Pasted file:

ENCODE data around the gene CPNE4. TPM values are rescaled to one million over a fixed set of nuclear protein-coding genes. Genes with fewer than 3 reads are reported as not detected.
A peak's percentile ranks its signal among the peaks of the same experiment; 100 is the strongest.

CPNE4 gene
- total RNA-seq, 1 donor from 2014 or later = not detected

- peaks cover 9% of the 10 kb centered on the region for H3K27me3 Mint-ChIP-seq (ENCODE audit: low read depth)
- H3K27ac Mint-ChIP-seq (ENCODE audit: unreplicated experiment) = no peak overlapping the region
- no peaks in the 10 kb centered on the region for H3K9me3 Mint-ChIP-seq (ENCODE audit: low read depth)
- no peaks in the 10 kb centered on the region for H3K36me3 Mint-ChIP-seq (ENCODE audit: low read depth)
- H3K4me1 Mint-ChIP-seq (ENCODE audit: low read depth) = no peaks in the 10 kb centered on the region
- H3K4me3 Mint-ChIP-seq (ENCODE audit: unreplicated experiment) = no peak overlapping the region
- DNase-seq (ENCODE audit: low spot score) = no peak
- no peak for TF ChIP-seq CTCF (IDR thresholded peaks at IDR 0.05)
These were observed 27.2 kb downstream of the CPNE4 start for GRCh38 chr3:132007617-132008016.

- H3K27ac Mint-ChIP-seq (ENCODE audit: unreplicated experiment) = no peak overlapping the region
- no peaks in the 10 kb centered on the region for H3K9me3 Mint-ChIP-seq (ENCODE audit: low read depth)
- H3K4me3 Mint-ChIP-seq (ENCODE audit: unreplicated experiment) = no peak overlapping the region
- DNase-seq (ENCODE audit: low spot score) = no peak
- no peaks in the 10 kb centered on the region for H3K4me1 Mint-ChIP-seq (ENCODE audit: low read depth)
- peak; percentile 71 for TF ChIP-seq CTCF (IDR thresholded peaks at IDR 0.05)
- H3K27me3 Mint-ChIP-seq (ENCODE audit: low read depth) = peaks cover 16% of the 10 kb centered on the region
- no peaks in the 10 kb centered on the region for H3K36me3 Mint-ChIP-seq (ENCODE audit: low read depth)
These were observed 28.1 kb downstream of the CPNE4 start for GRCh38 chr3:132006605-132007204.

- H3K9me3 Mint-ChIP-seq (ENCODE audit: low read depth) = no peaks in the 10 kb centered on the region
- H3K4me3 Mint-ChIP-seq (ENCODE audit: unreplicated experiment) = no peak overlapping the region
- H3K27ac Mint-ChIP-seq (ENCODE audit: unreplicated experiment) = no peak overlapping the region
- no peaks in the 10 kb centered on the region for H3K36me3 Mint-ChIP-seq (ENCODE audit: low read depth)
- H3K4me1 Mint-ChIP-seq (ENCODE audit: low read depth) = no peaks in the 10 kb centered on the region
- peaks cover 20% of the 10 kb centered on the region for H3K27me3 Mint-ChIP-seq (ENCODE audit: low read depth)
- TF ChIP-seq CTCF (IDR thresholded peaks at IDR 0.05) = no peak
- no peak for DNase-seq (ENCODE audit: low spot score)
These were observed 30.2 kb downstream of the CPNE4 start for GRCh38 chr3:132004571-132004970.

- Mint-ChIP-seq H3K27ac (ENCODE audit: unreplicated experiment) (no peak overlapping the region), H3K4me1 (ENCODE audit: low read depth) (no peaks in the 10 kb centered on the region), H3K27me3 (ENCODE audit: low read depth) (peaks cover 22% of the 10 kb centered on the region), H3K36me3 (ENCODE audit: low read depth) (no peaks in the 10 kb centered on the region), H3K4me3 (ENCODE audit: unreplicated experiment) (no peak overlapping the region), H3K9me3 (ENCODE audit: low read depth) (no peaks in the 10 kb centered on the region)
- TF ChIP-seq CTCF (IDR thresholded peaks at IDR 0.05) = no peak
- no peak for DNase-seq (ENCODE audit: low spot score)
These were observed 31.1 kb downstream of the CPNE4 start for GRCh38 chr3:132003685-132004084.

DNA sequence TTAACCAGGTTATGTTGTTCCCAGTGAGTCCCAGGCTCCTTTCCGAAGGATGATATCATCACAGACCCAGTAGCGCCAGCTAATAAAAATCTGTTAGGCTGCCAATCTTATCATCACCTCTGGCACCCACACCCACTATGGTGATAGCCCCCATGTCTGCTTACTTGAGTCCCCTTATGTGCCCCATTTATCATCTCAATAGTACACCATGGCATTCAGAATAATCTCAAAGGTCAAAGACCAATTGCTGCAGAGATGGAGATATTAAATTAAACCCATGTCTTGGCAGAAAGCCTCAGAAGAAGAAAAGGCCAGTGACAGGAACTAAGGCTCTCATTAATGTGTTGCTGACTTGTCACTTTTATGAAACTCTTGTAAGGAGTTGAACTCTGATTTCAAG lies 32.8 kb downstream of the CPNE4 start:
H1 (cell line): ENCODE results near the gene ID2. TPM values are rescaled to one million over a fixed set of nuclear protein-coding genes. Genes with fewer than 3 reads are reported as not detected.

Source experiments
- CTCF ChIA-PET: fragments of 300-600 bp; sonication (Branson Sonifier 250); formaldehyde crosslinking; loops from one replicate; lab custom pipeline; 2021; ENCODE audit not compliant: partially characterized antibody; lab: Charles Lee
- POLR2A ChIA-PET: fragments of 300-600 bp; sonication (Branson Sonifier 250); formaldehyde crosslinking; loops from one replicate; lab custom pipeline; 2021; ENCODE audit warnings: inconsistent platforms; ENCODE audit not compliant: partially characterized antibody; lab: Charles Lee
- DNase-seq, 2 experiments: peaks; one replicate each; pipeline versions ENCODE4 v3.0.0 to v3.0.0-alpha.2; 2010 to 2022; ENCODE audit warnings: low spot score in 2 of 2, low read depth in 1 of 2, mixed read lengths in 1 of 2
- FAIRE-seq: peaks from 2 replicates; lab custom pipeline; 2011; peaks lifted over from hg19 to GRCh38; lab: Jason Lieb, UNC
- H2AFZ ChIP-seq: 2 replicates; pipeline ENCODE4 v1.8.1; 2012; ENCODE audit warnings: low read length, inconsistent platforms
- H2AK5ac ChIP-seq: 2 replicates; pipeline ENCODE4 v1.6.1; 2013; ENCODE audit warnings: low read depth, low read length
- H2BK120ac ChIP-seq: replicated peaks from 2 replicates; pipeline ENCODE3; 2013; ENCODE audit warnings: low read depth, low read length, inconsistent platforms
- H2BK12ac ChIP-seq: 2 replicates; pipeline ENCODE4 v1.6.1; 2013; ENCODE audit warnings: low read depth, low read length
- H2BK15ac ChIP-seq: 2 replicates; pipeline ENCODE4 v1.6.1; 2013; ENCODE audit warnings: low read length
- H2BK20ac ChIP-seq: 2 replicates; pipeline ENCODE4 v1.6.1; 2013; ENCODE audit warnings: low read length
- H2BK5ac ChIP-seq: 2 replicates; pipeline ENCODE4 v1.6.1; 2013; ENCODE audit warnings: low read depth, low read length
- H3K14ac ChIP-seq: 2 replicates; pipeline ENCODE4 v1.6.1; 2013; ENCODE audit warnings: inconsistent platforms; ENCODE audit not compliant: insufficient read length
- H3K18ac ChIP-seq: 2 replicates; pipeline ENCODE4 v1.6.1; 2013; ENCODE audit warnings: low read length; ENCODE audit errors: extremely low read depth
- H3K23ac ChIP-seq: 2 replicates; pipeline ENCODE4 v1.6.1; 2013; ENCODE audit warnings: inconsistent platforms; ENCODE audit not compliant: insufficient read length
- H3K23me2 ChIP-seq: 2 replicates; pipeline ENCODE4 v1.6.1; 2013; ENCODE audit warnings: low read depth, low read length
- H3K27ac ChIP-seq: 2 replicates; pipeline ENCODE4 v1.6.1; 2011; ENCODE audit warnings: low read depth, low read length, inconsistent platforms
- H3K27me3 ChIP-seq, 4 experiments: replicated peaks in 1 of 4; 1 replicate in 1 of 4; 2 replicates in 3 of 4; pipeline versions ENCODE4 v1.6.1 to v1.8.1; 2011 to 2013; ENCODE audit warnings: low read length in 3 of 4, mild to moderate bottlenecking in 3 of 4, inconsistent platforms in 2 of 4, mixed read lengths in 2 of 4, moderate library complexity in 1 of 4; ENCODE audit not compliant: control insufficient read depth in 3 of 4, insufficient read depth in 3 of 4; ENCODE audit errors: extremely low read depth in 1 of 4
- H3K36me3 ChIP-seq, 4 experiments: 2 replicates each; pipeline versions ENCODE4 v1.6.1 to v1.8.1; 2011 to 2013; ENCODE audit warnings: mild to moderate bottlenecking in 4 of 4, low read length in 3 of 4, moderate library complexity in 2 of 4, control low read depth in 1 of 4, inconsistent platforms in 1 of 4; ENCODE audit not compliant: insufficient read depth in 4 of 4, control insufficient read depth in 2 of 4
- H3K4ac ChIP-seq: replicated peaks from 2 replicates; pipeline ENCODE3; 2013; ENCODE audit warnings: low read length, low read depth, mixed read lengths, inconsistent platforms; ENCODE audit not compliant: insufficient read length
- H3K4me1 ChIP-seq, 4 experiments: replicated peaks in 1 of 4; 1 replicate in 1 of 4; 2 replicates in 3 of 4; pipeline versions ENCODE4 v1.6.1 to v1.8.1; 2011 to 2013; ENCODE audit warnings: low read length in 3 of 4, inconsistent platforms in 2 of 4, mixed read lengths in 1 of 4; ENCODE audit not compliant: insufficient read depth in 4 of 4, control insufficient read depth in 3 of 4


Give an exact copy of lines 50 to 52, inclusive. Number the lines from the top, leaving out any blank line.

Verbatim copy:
- H3K14ac ChIP-seq: 2 replicates; pipeline ENCODE4 v1.6.1; 2013; ENCODE audit warnings: inconsistent platforms; ENCODE audit not compliant: insufficient read length
- H3K18ac ChIP-seq: 2 replicates; pipeline ENCODE4 v1.6.1; 2013; ENCODE audit warnings: low read length; ENCODE audit errors: extremely low read depth
- H3K23ac ChIP-seq: 2 replicates; pipeline ENCODE4 v1.6.1; 2013; ENCODE audit warnings: inconsistent platforms; ENCODE audit not compliant: insufficient read length